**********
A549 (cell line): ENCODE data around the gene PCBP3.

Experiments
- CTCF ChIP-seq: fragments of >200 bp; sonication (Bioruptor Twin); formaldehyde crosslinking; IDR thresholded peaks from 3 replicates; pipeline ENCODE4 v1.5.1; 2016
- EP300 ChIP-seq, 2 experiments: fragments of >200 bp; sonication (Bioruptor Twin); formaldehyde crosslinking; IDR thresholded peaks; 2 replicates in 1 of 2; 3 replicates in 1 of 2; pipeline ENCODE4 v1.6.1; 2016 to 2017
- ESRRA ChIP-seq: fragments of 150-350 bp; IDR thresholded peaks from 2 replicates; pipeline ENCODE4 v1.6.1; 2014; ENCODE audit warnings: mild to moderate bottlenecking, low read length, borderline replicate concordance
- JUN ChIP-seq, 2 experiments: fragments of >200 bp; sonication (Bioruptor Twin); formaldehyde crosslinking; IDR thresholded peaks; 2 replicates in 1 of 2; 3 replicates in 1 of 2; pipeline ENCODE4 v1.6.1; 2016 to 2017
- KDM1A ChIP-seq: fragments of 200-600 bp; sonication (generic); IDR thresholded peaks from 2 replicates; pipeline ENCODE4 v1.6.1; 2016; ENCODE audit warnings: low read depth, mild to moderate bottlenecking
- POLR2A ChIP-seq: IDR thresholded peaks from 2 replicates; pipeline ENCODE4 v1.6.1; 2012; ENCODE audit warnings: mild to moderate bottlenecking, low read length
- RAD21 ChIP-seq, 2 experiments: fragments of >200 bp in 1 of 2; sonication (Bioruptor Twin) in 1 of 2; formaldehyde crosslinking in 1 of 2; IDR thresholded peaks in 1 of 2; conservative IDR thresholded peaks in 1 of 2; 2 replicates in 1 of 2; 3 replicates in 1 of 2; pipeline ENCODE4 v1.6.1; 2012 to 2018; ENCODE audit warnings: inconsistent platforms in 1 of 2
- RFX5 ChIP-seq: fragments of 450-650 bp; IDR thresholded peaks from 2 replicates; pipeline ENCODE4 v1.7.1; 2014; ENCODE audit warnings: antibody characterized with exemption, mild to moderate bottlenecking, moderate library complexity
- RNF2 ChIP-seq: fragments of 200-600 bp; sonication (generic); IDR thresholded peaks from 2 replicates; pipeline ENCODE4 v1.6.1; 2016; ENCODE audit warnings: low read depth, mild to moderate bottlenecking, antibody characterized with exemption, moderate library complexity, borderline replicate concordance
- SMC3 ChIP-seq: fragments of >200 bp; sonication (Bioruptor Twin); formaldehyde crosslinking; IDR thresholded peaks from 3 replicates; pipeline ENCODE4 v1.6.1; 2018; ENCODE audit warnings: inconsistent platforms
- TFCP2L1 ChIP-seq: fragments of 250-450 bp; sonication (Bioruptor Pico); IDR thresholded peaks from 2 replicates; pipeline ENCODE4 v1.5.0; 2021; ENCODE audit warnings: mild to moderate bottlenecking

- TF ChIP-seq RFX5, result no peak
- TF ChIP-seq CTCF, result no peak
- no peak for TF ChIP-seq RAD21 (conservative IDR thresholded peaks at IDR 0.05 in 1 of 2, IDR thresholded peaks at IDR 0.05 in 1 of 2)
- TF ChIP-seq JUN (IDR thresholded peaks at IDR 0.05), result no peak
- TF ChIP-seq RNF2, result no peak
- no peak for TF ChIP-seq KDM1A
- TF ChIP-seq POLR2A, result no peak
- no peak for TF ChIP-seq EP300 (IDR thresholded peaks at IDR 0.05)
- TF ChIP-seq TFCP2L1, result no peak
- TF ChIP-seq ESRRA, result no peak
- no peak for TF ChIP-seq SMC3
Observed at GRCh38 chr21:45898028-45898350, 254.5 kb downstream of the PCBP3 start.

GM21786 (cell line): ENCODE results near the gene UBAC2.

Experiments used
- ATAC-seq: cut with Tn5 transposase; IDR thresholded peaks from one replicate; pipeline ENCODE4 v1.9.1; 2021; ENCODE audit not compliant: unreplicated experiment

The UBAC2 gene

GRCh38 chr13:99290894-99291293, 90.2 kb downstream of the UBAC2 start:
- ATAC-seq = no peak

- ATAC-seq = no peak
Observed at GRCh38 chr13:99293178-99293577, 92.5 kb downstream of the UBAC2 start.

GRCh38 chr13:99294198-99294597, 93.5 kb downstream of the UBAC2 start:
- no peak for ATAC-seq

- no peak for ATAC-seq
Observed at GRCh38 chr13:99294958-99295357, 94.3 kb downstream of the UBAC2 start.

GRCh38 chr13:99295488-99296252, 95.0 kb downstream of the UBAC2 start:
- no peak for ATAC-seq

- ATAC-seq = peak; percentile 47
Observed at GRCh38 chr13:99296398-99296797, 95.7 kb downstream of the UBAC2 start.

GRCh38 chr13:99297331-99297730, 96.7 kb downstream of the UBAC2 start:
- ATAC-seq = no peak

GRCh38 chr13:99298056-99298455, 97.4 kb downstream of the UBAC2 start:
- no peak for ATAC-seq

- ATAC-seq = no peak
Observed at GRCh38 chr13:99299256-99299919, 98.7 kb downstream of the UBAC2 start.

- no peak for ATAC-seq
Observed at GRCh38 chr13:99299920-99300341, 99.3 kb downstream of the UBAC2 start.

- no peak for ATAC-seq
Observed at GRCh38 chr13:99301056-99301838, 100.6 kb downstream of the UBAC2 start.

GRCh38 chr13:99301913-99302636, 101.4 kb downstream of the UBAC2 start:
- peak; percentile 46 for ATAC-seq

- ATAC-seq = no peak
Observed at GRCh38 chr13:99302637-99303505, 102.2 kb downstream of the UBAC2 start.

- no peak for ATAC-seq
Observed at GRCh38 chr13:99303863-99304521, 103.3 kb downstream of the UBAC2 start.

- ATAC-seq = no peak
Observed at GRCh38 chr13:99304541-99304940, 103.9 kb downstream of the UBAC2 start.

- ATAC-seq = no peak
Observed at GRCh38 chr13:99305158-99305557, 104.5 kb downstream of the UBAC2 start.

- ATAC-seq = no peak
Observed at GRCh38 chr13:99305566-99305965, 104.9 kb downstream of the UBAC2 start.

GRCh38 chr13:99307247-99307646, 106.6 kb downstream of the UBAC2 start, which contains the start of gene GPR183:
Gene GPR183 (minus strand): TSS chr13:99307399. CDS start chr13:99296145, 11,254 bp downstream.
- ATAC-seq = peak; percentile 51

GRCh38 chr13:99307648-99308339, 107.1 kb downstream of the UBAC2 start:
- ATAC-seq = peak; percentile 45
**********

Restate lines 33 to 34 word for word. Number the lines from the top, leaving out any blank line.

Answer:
Observed at GRCh38 chr13:99293178-99293577, 92.5 kb downstream of the UBAC2 start.

GRCh38 chr13:99294198-99294597, 93.5 kb downstream of the UBAC2 start: